Discussing Vaccination with Parents

Within the medical community, there are few more frustrating experiences than a parent refusing to vaccinate their child. Widespread research and consensus suggest that common vaccinations are not only safe but actually extremely beneficial for society. Yet vaccine hesitancy, as this phenomenon has come to be known, remains prevalent among far too much of the population. With this in mind, what can physicians do to convince parents that vaccines are necessary and safe? Well, the answer may be different in different scenarios. However, there are a few common practices that may help physicians when discussing vaccination with parents.

Tips for Discussing Vaccination with Parents

Discussing Vaccination with parents

Ask Questions

When dealing with parents who are vaccine hesitant, the most important thing is to understand why they do not want to vaccinate their children. In the age of social media, misinformation can spread as rapidly as the diseases that vaccinations prevent. Different parents will likely have different reasons for vaccine hesitancy. This is why it is so crucial in understanding their perspective when discussing vaccination with parents. Whether they believe that vaccines are simply unnecessary or that they are downright unsafe, vaccine-hesitant parents likely do not fully understand the situation. Ask these parents questions about why they have made the decision not to vaccinate. After allowing them to explain themselves, ask them where they are getting their information. Follow up questions like this can help you understand the full rationale for vaccine hesitancy.

Listen and Respond to Concerns

As the parents are explaining why they are vaccine hesitant, be sure to listen attentively. It may even be a good idea to take notes as they talk. Doing so will ensure that you know exactly what points to respond to. Provide reputable information in a very specific way. For example, if the parent simply believes that the diseases that vaccinations prevent are uncommon, provide data to show why the disease may still be a risk. On the other hand, if a parent believes that vaccines can actually cause harm to their child, refer them to the Center for Disease Control’s vaccine safety research. Offering information that specifically disputes any misinformation that the parent may have can be an effective way to educate them without making them feel attacked. Rather than simply throwing out all of the research on why vaccinations are good, parents can work through the relevant information.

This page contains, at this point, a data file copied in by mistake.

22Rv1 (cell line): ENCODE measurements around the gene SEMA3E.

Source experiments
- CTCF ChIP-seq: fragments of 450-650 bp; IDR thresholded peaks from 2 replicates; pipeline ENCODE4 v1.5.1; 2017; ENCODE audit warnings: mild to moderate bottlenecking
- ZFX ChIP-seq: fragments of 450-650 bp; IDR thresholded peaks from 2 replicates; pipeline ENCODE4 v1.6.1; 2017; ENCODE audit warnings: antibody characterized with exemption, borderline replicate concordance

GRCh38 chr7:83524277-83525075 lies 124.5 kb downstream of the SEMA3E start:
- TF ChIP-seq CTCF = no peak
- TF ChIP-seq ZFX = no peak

Be Understanding and Personal

Ultimately, even parents who refuse vaccines for their children do so because they believe that it is best. When faced with vaccine-hesitant parents, be understanding and sympathetic to this fact. Being offensive and combative is unlikely to change anyone’s mind after all. Help the parent to see that you are, in fact, on their side. You both have the same goal ultimately; make sure that the child is safe and healthy. Of course, you know that the best way to do that is to give them the recommended vaccinations. While being personal is often discouraged in medicine, this is one case where it may be helpful to provide personal anecdotes. For example, if you are a parent, explain why you chose to vaccinate your children. Doing so can help the parent to see that you only want what is best for them.

Discussing vaccination with parents who are vaccine hesitant is never easy. However, as a physician, it is crucial to be well prepared for this conversation. Whether talking about the flu vaccine or the polio vaccine, doctors are in the best position to combat misinformation and encourage parents to vaccinate their children. Ultimately, the decision rests with the parent, but that does not mean that physicians cannot play an important role in the conversation. Do you have any tips for discussing vaccination with parents? Share with us in the comments below!

Author: AllPhysicianJobs.com

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